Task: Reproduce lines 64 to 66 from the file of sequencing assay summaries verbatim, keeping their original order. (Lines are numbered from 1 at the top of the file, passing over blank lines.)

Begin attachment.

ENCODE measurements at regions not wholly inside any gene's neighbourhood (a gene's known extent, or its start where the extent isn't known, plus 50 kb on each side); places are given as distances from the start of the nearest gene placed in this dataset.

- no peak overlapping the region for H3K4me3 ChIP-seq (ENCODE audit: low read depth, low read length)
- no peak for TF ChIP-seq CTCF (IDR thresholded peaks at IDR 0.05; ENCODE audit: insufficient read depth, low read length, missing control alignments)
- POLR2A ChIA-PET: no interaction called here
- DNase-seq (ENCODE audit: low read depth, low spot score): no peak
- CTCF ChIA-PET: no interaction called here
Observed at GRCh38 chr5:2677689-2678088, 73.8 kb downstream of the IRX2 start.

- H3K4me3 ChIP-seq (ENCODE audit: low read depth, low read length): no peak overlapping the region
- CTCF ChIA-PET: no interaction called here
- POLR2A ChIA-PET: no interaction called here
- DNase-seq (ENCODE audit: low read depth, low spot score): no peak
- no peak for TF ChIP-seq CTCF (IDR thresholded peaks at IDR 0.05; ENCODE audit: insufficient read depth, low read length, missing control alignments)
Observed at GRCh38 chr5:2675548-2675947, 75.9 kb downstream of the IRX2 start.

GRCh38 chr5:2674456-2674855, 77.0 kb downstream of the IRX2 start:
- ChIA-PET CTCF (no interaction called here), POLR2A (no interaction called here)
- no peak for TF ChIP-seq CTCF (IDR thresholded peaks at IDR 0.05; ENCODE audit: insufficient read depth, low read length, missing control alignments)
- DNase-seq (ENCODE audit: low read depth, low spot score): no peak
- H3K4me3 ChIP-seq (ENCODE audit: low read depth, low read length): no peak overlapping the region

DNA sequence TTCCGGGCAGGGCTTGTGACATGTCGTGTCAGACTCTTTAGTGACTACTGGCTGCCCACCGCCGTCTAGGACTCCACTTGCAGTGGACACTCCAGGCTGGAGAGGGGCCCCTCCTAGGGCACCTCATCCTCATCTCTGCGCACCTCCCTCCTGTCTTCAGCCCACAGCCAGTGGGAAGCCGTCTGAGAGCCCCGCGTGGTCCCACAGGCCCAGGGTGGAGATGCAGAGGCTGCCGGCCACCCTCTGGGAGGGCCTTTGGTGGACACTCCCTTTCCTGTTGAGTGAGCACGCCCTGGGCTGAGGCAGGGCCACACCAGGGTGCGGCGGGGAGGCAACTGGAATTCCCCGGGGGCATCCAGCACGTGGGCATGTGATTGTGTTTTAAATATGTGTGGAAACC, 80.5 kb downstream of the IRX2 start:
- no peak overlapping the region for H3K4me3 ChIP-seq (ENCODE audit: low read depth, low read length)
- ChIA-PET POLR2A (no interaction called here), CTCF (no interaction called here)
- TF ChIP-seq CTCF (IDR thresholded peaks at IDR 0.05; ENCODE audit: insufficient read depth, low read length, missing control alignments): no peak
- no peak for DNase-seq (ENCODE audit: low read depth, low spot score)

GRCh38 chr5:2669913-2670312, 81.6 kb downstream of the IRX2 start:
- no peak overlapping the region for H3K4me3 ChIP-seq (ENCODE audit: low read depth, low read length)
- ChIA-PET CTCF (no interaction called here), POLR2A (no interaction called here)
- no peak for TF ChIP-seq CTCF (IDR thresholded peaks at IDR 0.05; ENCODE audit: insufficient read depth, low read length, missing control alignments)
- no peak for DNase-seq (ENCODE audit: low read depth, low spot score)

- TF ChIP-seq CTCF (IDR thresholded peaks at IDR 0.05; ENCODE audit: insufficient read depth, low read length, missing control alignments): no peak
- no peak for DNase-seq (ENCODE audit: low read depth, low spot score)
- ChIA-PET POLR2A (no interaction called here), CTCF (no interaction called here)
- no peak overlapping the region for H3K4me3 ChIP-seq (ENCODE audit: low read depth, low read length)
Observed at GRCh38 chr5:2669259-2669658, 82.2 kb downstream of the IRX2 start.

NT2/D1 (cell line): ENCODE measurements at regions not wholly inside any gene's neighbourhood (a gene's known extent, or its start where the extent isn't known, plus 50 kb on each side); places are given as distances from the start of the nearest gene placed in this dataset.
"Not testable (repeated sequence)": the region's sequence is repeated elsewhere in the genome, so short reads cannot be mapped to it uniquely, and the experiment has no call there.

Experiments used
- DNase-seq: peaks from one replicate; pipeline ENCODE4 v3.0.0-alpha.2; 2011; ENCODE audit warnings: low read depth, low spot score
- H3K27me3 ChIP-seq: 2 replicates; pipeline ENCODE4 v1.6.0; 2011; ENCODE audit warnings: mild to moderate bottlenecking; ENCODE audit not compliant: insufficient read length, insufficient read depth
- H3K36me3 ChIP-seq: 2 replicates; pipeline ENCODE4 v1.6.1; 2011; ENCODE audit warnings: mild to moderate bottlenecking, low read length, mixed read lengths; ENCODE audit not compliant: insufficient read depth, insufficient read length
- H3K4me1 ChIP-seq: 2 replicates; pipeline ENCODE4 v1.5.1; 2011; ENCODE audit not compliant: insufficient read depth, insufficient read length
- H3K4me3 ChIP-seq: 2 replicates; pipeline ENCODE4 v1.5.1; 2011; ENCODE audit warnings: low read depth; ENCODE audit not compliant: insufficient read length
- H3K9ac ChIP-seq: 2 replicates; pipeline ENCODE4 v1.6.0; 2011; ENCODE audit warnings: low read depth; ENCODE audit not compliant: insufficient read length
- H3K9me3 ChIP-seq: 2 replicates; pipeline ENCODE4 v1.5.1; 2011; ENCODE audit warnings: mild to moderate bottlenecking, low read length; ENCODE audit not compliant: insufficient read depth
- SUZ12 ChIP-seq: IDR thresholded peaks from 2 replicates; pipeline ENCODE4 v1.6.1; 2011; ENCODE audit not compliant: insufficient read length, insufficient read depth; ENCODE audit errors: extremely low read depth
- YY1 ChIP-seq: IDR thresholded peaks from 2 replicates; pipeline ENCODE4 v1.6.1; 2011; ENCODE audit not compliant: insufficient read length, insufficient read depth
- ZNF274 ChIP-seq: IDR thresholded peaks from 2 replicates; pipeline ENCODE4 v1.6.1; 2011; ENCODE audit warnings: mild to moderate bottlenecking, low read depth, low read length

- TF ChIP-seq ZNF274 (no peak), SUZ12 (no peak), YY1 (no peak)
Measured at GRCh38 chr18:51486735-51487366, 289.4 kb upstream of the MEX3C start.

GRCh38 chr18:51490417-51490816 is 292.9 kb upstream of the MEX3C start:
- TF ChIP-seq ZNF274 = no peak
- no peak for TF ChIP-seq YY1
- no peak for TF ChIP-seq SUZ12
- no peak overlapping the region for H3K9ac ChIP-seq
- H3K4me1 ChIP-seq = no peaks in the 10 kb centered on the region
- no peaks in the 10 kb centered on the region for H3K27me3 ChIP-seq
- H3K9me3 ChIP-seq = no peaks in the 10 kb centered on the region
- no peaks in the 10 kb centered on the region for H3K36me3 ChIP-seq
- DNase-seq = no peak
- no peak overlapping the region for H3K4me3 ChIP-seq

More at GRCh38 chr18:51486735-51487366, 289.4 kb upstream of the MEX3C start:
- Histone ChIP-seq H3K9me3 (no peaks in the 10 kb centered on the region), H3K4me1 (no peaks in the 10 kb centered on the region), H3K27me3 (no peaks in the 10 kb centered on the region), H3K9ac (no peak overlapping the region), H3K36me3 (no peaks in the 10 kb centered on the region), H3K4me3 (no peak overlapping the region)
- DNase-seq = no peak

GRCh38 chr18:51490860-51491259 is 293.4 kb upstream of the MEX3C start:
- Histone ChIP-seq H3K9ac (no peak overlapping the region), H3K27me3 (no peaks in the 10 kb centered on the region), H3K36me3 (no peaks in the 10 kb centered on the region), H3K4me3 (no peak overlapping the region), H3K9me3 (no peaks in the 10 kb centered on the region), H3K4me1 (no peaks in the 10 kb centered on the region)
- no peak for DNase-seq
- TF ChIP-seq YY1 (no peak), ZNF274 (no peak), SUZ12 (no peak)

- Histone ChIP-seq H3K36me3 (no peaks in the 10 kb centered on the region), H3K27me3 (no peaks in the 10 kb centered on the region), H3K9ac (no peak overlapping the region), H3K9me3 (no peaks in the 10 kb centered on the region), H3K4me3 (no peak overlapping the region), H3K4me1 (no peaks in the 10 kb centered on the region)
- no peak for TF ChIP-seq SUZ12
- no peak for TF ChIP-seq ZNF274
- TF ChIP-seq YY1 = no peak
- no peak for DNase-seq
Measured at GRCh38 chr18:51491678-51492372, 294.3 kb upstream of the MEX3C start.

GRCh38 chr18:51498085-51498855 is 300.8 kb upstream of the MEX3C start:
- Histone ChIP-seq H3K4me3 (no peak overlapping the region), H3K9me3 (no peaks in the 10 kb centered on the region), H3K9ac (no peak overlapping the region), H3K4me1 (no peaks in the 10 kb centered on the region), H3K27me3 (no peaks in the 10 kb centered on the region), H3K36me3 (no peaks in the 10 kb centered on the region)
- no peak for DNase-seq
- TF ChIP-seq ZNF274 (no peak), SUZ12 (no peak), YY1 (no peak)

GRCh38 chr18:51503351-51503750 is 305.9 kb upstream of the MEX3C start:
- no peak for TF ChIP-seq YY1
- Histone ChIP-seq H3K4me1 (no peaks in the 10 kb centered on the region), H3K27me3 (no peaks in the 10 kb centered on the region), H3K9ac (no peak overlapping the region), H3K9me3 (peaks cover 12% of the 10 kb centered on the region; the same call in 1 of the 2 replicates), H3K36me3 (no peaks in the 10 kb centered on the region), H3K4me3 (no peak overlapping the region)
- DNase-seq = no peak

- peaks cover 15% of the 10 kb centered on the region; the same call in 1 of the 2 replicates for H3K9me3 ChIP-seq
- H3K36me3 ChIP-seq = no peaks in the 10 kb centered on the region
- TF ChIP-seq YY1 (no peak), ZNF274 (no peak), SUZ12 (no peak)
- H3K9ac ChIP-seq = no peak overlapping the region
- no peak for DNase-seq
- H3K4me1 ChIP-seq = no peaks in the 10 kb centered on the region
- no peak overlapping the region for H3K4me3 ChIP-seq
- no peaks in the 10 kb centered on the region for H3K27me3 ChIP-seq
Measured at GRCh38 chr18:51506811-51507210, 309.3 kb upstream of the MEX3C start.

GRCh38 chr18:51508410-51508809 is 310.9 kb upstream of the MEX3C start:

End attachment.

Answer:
- Histone ChIP-seq H3K9ac (no peak overlapping the region), H3K27me3 (no peaks in the 10 kb centered on the region), H3K36me3 (no peaks in the 10 kb centered on the region), H3K4me3 (no peak overlapping the region), H3K9me3 (no peaks in the 10 kb centered on the region), H3K4me1 (no peaks in the 10 kb centered on the region)
- no peak for DNase-seq
- TF ChIP-seq YY1 (no peak), ZNF274 (no peak), SUZ12 (no peak)